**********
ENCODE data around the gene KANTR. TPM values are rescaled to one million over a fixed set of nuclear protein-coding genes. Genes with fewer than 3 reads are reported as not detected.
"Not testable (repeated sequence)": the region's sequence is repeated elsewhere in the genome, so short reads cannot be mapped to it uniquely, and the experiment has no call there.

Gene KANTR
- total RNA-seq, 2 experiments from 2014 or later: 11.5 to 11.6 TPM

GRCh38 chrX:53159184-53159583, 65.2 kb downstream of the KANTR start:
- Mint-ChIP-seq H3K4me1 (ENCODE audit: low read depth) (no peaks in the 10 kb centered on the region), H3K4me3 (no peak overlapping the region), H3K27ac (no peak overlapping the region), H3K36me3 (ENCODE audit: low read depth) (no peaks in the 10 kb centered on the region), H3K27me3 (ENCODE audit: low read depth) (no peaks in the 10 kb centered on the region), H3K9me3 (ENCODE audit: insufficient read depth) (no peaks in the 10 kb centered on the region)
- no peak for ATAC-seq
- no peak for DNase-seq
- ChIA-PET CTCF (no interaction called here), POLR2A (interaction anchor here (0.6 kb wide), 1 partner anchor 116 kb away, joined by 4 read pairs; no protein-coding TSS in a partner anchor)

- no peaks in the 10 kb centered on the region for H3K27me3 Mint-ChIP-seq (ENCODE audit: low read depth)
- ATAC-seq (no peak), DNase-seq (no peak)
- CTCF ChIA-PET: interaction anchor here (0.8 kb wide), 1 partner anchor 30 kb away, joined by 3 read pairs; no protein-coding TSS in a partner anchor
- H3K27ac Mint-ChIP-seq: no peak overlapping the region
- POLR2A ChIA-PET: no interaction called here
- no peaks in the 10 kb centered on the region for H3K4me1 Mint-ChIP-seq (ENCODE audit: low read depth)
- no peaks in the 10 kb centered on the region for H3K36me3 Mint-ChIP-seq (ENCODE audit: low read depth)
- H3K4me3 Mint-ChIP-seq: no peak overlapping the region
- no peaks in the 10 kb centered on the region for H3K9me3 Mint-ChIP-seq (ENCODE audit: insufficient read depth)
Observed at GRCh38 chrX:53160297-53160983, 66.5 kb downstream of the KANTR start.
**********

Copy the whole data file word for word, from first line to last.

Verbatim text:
ENCODE data around the gene KANTR. TPM values are rescaled to one million over a fixed set of nuclear protein-coding genes. Genes with fewer than 3 reads are reported as not detected.
"Not testable (repeated sequence)": the region's sequence is repeated elsewhere in the genome, so short reads cannot be mapped to it uniquely, and the experiment has no call there.

Gene KANTR
- total RNA-seq, 2 experiments from 2014 or later: 11.5 to 11.6 TPM

GRCh38 chrX:53159184-53159583, 65.2 kb downstream of the KANTR start:
- Mint-ChIP-seq H3K4me1 (ENCODE audit: low read depth) (no peaks in the 10 kb centered on the region), H3K4me3 (no peak overlapping the region), H3K27ac (no peak overlapping the region), H3K36me3 (ENCODE audit: low read depth) (no peaks in the 10 kb centered on the region), H3K27me3 (ENCODE audit: low read depth) (no peaks in the 10 kb centered on the region), H3K9me3 (ENCODE audit: insufficient read depth) (no peaks in the 10 kb centered on the region)
- no peak for ATAC-seq
- no peak for DNase-seq
- ChIA-PET CTCF (no interaction called here), POLR2A (interaction anchor here (0.6 kb wide), 1 partner anchor 116 kb away, joined by 4 read pairs; no protein-coding TSS in a partner anchor)

- no peaks in the 10 kb centered on the region for H3K27me3 Mint-ChIP-seq (ENCODE audit: low read depth)
- ATAC-seq (no peak), DNase-seq (no peak)
- CTCF ChIA-PET: interaction anchor here (0.8 kb wide), 1 partner anchor 30 kb away, joined by 3 read pairs; no protein-coding TSS in a partner anchor
- H3K27ac Mint-ChIP-seq: no peak overlapping the region
- POLR2A ChIA-PET: no interaction called here
- no peaks in the 10 kb centered on the region for H3K4me1 Mint-ChIP-seq (ENCODE audit: low read depth)
- no peaks in the 10 kb centered on the region for H3K36me3 Mint-ChIP-seq (ENCODE audit: low read depth)
- H3K4me3 Mint-ChIP-seq: no peak overlapping the region
- no peaks in the 10 kb centered on the region for H3K9me3 Mint-ChIP-seq (ENCODE audit: insufficient read depth)
Observed at GRCh38 chrX:53160297-53160983, 66.5 kb downstream of the KANTR start.